PerkinElmer (Wellesley, Massachusetts), a provider of genetic screening, drug discovery, life science research and analytical solutions, reported the launch of its BioXpression Biomarker discovery and screening platform. The BioXpression platform introduces new Proteomic Signature Technology that delivers high throughput and ultra-high mass accuracy and stability. The BioXpression Biomarker platform includes the prOTOF 2000 MALDI-TOF mass spectrometer, ProXpression carrier protein-based blood biomarker enrichment kits and BAMF technology from Predictive Diagnostics.

PrognostiX (Cleveland), a start-up company spawned by the Cleveland Clinic's technology transfer and commercialization arm, reported FDA approval of a technology detecting an enzyme from "culprit lesions" of the heart. The in vitro diagnostic, CardioMPO, which will be targeted toward emergency departments for physicians to assess patients presenting with chest pain, detects levels of myel-operoxidase (MPO), an enzyme found in white blood cells. The test is designed to determine whether a patient is in danger of experiencing a heart attack within a 30-day to six-month timeframe.

Quidel (San Diego) said it received third-party validation of its QuickVue Influenza A+B test in a study conducted by scientists at the University of Rochester Medical Center (Rochester, New York). The study found that the QuickVue Influenza A+B assay demonstrated the highest analytical sensitivity among the four tests examined for their effectiveness in detecting the flu.

R2 Technology (Sunnyvale, California) reported the launch of its ImageChecker CT Lung Version 2.0 computer aided detection (CAD) software system and AutoPoint temporal comparison feature for use during review of multi-slice CT chest exams. The second-generation software is designed to maximize physician accuracy and efficiency in finding actionable lung nodules early when treatment can be most effective and tracking nodule changes over time. The system also features expanded PACS integration for increased workflow efficiency. The ImageChecker CT Lung Version 2.0 CAD software system and AutoPoint temporal comparison tool will soon be made available as the only CT Lung CAD option integrated into the Vitrea workstation's CT Lung visualization package, developed by Vital Images (Minneapolis).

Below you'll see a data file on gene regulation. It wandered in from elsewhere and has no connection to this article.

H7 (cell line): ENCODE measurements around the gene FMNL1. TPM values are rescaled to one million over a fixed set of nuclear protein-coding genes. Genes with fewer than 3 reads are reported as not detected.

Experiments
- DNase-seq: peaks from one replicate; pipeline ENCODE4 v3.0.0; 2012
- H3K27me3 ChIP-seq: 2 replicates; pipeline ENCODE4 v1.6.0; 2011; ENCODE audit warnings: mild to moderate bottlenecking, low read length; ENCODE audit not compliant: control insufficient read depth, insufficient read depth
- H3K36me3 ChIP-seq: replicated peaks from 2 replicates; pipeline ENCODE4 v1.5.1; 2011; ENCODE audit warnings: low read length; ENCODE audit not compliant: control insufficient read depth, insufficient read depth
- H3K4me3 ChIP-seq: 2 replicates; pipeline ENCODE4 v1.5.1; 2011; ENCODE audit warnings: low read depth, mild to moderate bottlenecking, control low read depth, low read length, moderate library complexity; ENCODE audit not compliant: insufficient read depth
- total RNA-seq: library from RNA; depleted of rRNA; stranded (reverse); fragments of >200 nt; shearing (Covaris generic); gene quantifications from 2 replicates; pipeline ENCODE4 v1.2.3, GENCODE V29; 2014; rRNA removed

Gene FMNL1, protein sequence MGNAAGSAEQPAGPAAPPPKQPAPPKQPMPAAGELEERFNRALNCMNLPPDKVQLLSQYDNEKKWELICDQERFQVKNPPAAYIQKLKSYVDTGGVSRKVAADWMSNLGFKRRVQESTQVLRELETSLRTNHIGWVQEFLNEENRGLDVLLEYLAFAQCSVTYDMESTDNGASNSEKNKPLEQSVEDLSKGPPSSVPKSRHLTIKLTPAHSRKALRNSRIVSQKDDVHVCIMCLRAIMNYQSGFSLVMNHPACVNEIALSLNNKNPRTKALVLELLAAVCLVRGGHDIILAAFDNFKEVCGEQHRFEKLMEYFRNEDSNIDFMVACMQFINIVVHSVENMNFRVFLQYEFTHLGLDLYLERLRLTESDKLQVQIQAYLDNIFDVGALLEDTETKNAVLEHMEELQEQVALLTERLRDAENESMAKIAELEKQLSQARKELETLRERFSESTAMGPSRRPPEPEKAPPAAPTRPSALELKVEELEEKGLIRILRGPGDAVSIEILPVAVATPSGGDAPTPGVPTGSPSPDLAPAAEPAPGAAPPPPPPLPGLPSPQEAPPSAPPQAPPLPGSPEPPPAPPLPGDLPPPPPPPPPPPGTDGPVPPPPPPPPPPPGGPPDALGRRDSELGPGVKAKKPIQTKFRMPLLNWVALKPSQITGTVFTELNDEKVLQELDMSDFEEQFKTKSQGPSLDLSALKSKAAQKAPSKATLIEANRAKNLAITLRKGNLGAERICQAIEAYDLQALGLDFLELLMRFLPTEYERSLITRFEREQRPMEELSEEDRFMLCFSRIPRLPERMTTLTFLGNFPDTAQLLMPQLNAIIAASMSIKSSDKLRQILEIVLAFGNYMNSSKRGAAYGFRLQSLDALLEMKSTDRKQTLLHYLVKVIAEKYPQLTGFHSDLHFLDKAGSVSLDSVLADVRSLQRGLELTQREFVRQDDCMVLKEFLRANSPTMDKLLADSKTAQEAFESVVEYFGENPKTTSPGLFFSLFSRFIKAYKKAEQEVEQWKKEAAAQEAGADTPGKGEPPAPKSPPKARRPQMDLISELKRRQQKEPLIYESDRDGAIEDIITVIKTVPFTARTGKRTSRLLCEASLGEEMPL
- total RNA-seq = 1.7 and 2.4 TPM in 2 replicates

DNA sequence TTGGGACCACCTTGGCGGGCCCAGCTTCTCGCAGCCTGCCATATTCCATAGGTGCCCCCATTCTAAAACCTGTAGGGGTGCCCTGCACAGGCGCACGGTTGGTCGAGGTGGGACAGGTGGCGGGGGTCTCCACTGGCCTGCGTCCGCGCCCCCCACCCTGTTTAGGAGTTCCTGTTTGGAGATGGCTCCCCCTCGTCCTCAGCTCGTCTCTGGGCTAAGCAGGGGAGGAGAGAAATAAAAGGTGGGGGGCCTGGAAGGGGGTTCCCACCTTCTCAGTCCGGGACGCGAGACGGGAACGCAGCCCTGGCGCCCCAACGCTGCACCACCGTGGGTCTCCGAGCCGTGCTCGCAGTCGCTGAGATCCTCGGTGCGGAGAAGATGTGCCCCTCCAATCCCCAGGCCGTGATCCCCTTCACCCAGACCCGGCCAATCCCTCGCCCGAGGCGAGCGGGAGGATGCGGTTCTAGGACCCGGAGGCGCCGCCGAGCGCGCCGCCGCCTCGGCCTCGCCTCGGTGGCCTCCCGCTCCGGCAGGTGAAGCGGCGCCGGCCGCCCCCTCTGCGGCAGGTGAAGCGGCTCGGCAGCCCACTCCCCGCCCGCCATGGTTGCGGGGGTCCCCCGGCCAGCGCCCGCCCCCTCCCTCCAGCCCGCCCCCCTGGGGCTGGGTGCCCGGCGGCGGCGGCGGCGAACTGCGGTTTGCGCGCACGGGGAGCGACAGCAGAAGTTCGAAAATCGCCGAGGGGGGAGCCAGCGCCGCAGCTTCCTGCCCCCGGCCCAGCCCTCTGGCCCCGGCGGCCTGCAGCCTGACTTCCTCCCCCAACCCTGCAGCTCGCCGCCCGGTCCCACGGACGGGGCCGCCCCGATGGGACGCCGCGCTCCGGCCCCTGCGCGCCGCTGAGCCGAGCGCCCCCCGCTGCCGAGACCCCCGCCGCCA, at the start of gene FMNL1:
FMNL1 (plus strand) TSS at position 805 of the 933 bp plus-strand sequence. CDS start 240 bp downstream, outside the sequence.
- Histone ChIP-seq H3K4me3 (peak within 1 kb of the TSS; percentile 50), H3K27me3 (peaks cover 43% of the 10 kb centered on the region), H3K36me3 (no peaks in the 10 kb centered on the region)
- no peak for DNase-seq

The Philips Medical Systems (Andover, Massachusetts) unit of Royal Philips Electronics reported the launch of its new IntelliVue Telemetry System, featuring bidirectional communication between patient-worn transceivers and bedside monitors, and a central station with remote clinician access. Part of Philips' IntelliVue patient-monitoring portfolio, the telemetry system uses cellular technology to ensure seamless information management and more flexible patient monitoring. The IntelliVue Telemetry System, which operates in the protected 1.4 GHz Wireless Medical Telemetry Service band, coexists with Philips digital telemetry systems, wireless bedside and transport monitors, and even a hospital's own WiFi systems. Philips also reported new updates to its IntelliVue Information Center and enhancements to Philips Telemetry System transmitters.

Spectranetics (Colorado Springs, Colorado) received 510(k) clearance from the FDA to market its enhanced lead-locking device (LLD E) featuring design enhancements that it said will save deployment time, improve navigation through tortuous vascular anatomy and provide additional stability to the pacemaker or defibrillator lead being removed. The LLD E may be used alone or in combination with the Spectranetics Laser Sheath. Together, these devices are marketed as CLeaRS (Cardiac Lead Removal System). The LLD E uses Spectranetics' technology that locks onto the entire working length of the inner wall of the lead being removed, providing a stable platform for the lead extraction.